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HIV/AIDS Medicines Pricing Report

HIV/AIDS Medicines Pricing Report
Setting objectives: is there a political will?


by: Carmen Pérez-Casas, Pharmacist

In a report released in June 2000, MSF studied the different prices and patent situations of life-saving drugs for HIV/AIDS. This report provides a summary and update of the findings as of December 2000. Prices were based on US wholesale prices and institutional prices in ten countries where data was available.

visit the MSF Access to essential Medicines website

Currently, 95% of all people infected with HIV – 32.3 million people -- live in developing countries. More than 2.5 million people die each year from the disease. The introduction of anti-retrovirals has dramatically reduced mortality from AIDS in wealthy countries, but has not significantly altered the course of the disease in poor ones. Many factors affect access to medicines: quality of diagnosis, accurate prescribing, selection, distribution and dispensing of medicines. But one of the most significant barriers to access is the price of drugs. Currently, in most poor countries the prices of HIV drugs condemn people with AIDS to a premature death. Yearly treatment cost in the US ranges from $10,000 to $15,000 per patient, while annual GDP per capita in developing countries ranges from $140 to $6,190.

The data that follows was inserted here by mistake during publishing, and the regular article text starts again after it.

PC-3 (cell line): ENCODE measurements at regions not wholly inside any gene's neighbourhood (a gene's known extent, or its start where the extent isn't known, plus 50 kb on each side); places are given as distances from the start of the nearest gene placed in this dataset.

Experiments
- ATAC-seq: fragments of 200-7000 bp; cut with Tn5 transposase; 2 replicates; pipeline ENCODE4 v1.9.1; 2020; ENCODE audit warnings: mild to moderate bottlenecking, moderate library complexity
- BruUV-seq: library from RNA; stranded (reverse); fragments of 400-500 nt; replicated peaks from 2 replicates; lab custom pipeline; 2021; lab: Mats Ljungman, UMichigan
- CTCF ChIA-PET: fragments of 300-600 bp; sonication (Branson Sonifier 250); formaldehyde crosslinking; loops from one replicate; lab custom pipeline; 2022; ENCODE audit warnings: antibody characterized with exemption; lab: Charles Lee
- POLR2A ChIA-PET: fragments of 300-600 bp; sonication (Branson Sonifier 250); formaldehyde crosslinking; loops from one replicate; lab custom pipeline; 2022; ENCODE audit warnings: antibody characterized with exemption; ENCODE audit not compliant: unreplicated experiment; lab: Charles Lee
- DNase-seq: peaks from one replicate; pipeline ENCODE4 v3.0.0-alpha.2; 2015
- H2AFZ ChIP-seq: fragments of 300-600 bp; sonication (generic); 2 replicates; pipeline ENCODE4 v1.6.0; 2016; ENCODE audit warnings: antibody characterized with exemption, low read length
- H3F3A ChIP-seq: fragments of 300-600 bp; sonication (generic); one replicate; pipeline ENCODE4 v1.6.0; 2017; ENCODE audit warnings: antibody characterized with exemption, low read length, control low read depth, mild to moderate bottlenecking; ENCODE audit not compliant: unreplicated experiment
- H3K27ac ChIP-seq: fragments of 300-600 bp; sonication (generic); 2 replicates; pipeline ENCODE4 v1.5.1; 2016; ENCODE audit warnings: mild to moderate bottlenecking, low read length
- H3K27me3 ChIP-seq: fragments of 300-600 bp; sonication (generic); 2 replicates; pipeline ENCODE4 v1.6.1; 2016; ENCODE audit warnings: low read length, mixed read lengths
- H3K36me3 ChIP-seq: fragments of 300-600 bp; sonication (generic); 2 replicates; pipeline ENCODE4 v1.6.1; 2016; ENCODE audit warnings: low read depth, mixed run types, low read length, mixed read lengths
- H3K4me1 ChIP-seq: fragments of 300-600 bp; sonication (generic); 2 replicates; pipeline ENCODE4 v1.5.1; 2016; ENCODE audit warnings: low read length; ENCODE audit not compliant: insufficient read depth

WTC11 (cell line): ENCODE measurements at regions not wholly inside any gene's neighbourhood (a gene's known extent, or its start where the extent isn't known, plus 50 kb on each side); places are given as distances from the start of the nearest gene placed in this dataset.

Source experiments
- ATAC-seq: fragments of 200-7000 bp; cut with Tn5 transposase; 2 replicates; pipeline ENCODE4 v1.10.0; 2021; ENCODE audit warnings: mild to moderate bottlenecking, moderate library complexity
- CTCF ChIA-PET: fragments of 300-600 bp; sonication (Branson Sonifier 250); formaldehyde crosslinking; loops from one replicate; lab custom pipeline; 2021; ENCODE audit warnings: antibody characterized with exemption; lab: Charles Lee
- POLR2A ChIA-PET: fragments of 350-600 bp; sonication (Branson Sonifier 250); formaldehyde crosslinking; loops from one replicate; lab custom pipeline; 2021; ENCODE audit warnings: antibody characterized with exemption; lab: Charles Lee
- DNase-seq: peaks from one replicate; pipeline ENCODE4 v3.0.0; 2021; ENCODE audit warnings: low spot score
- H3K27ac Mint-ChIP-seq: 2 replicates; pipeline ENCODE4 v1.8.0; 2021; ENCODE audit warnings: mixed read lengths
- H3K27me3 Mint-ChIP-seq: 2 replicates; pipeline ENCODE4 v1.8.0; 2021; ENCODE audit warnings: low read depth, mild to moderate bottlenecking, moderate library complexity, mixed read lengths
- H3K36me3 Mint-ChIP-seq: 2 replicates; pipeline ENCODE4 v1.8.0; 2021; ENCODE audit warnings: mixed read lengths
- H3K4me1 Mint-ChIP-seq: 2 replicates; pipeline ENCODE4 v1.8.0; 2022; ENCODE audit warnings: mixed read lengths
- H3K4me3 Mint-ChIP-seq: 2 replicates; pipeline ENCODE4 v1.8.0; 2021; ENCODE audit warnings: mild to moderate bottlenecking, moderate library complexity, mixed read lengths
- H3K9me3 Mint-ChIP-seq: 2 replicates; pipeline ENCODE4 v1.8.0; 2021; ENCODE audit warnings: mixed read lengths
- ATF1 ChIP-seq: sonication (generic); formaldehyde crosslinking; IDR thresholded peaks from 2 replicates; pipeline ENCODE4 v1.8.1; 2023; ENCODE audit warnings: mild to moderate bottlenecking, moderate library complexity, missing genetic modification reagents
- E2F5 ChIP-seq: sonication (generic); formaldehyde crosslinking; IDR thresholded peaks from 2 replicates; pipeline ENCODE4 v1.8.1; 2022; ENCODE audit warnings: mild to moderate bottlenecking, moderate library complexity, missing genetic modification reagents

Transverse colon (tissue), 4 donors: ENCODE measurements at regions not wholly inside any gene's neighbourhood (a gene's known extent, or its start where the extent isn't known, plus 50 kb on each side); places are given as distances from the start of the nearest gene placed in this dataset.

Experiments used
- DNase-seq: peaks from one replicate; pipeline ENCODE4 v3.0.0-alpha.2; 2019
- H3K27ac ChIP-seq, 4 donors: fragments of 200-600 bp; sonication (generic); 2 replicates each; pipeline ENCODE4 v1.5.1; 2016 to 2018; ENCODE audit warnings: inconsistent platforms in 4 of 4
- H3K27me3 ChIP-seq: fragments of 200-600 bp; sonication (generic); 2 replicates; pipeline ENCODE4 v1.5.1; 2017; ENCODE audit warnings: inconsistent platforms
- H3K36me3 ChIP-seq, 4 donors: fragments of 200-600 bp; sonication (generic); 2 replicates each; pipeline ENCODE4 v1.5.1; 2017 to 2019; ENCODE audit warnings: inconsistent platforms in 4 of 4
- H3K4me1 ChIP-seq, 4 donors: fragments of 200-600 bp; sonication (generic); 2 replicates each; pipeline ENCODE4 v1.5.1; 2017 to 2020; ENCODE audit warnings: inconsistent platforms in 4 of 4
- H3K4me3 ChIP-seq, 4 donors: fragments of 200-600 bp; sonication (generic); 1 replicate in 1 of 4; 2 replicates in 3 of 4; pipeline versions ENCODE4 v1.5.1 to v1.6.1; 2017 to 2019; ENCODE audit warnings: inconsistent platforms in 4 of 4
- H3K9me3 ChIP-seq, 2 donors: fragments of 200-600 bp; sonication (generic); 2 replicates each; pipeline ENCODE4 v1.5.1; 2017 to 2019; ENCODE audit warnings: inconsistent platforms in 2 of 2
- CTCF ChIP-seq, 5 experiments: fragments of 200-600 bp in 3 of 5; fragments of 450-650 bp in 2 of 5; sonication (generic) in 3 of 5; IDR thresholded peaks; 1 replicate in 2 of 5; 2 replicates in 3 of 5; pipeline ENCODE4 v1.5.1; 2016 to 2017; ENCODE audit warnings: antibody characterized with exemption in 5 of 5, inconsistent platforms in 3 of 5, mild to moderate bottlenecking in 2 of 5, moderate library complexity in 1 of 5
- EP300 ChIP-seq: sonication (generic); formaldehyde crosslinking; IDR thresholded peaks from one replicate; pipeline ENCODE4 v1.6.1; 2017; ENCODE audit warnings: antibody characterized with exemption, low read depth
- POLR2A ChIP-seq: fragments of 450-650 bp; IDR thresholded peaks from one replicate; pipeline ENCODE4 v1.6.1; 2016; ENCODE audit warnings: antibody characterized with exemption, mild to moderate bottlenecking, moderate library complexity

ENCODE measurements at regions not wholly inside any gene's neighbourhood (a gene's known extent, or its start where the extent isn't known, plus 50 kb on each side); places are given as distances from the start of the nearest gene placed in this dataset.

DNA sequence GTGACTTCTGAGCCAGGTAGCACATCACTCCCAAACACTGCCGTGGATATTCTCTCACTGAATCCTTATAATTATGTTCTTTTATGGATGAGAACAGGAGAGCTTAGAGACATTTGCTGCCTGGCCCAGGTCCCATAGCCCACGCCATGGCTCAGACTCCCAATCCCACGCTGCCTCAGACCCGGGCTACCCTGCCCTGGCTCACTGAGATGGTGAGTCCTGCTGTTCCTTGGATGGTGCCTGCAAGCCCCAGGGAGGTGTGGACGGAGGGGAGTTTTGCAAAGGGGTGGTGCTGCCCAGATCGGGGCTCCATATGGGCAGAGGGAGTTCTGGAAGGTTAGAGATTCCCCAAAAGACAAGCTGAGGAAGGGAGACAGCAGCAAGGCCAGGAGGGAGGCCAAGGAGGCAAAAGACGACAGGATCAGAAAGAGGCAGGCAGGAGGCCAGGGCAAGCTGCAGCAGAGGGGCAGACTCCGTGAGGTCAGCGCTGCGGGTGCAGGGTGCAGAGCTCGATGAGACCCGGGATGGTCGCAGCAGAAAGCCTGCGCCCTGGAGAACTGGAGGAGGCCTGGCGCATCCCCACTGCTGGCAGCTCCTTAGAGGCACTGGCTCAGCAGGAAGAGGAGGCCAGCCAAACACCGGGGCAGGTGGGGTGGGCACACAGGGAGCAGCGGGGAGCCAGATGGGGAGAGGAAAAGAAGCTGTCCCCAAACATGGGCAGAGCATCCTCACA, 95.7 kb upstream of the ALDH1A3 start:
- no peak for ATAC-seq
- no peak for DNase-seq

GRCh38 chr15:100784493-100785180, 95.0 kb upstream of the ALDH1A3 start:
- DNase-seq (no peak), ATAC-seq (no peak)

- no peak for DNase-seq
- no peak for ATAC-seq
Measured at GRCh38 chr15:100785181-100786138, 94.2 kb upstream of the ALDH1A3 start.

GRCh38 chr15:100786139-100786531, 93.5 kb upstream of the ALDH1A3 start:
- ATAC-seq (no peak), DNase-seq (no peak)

In the past, Médecins Sans Frontières (MSF) HIV/AIDS programmes have mainly focused on the prevention of infection, alleviating pain (palliative care) and combating social stigma. But MSF now recognises that it is essential to move into treatment, to allow people to live healthier and longer lives and to continue to contribute to their families and society. The organisation has expanded its approach to encompass preventing transmission from mother to child, preventing and treating opportunistic infections, and small-scale anti-retroviral programs. Treatment is a key component for strengthening preventive efforts because it increases peoples’ willingness to get tested. Unless treatment is made more widely available, HIV/AIDS will continue to cut a broad swath through many developing countries.